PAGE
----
Some state governments offer solar battery rebates and incentives to assist with the upfront cost of solar batteries.

If you’re looking for a return on investment, many battery systems are approaching the break even point when it comes to their warrantied life but few are currently paying for themselves in energy cost savings.

While the return on investment might not be quite there yet, a solar battery can offer benefits in other ways, like peace of mind during a power outage, less reliance on the grid and a reduced carbon footprint. Afterall, many investments, like holidays, a new TV or security system offer no ROI but instead offer benefits like happiness, entertainment or security. It comes down to your personal preferences and choices—what makes sense for you might not make sense for the next person.

What size solar system do you have or are you planning to buy?

The final factor to consider when sizing your battery is the size of your solar panel array. The steps to calculate your battery size will differ depending on whether you’re looking at adding a battery onto an existing system, or installing one with a whole new system.

Adding a battery to an existing system

If you already have solar panels on your roof and want to add a battery, then the capacity of that existing array should guide your battery size needs.

If your current system only generates enough solar power to meet a small portion of your energy needs, it may not be worth purchasing a battery. After all, if you’re consuming the vast majority of your solar generation, there will be very little solar power leftover to store in your solar battery storage. Instead, it might be worth considering expanding your solar power system.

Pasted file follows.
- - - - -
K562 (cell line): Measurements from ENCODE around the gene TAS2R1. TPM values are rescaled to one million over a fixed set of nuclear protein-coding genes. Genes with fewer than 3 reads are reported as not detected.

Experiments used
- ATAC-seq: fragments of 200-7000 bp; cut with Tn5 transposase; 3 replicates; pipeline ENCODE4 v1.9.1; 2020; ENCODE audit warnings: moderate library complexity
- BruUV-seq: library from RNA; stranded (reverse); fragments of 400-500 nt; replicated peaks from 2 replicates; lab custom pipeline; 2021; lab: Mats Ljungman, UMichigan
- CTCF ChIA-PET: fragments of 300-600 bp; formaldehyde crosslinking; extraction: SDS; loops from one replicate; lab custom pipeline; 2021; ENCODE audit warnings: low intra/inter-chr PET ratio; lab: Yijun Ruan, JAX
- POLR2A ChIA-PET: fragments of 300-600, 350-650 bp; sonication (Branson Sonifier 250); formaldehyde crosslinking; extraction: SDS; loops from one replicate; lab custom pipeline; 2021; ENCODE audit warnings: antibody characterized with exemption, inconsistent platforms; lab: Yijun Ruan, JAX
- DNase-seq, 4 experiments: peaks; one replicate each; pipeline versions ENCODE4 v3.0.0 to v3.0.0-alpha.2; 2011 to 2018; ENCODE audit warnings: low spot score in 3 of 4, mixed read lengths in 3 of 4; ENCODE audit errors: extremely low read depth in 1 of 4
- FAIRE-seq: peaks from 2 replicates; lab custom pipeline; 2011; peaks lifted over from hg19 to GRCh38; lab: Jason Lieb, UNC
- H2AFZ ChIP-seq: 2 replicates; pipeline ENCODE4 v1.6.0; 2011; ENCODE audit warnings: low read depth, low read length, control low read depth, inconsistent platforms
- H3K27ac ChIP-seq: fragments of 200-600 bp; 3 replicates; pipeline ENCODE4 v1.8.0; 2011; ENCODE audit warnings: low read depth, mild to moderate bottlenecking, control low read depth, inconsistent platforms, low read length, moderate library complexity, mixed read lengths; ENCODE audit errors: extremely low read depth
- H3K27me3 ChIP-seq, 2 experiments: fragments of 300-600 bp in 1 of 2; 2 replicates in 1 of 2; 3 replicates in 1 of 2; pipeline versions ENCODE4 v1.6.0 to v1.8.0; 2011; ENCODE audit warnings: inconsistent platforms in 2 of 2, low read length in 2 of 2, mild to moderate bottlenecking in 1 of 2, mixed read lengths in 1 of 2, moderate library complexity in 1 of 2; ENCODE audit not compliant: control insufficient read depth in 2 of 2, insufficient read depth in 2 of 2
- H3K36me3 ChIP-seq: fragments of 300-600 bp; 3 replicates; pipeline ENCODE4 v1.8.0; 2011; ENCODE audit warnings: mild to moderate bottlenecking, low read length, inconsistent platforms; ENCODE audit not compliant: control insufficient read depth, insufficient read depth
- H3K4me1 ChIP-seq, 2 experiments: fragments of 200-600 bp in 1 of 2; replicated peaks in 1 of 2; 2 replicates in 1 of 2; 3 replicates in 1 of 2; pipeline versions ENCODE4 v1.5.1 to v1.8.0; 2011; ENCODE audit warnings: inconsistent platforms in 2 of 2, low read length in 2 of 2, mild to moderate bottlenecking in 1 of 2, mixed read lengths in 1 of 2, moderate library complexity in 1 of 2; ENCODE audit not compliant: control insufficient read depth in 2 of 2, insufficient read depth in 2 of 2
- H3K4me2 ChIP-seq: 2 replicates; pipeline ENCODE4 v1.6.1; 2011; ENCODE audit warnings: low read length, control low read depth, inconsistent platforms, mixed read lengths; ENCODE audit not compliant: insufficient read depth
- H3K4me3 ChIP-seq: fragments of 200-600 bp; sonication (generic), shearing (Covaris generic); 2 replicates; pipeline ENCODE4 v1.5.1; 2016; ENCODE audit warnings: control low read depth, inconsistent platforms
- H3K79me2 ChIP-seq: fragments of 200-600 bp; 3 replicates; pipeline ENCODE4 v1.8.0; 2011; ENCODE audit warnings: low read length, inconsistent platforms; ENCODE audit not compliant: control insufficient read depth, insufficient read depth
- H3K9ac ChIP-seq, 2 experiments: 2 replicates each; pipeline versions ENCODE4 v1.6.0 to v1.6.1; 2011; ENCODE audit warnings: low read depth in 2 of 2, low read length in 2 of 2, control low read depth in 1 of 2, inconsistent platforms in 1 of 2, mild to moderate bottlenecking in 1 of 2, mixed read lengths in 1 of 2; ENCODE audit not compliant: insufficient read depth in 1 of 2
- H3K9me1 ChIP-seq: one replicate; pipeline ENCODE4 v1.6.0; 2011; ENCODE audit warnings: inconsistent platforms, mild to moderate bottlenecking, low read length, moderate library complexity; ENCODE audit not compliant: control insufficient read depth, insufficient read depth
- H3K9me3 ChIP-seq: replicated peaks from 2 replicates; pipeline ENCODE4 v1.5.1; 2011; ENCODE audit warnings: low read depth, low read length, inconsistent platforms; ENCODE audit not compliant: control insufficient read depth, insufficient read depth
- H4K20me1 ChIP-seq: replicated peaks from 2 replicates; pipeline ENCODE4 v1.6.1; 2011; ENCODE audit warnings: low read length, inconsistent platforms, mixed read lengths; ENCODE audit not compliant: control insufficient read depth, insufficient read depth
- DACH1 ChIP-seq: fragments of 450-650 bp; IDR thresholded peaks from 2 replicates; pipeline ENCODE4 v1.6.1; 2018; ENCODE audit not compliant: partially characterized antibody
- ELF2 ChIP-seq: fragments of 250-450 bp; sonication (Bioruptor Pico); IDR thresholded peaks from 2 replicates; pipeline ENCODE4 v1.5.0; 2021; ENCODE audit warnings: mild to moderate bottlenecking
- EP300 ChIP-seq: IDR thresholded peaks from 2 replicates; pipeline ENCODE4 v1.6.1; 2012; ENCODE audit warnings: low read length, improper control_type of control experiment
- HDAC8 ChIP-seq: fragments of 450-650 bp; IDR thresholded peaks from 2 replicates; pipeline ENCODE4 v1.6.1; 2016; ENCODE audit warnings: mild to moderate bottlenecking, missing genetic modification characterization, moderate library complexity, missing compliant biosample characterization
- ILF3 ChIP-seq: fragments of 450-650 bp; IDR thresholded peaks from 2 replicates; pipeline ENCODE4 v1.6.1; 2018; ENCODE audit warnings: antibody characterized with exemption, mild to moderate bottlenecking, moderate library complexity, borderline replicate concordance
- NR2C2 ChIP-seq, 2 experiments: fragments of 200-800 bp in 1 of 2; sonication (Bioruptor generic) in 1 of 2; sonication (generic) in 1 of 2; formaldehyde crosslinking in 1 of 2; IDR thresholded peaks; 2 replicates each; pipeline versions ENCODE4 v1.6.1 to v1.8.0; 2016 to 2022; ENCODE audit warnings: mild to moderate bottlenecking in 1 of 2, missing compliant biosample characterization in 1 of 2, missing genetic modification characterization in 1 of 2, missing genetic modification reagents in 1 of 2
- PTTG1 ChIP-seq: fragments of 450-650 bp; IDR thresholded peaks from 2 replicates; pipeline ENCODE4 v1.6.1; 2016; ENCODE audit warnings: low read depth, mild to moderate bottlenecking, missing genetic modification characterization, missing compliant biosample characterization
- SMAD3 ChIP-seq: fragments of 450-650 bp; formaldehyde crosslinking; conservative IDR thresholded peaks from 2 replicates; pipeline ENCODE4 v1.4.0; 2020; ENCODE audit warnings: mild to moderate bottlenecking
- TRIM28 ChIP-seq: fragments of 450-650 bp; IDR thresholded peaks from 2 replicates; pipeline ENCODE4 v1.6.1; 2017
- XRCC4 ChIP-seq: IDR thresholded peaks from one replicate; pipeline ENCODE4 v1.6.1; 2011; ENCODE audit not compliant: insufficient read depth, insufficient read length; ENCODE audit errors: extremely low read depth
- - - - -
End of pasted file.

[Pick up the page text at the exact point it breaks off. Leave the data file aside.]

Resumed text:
In any case, it’s best to consult an accredited solar installer to get an accurate assessment of your solar system and what size battery would be suitable.

Adding a new solar + battery storage system

If you’re starting from scratch then you can tailor both your solar pv system and battery storage system to suit your exact power needs.

Energy Matter’s solar and battery storage calculator is simple to use. It can help estimate not only the size of your solar and battery storage system, but also your weekly and annual savings. You then have the option to send this information to accredited local installers for up to 3 obligation-free quotes.

It’s worth shopping around

As you can see, there’s a lot to consider when it comes to sizing a solar battery. If you have a good idea of your goals, energy usage, budget and any other potential limitations ahead of time, you will be able to discuss these with your installer to find the best outcome.

At the end of the day, deciding to buy a solar battery storage system is a significant financial commitment so it’s worth shopping around. Remember, Energy Matters can help you get quotes from multiple accredited installers to save you time and money.

So, what size solar battery do you need? It really depends on your specific needs and situation. If you have any questions or want some help sizing a system for your home, we can put you in touch with accredited solar and battery storage installers in your local area.

Article provided courtesy of Energy Matters Australia.


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2021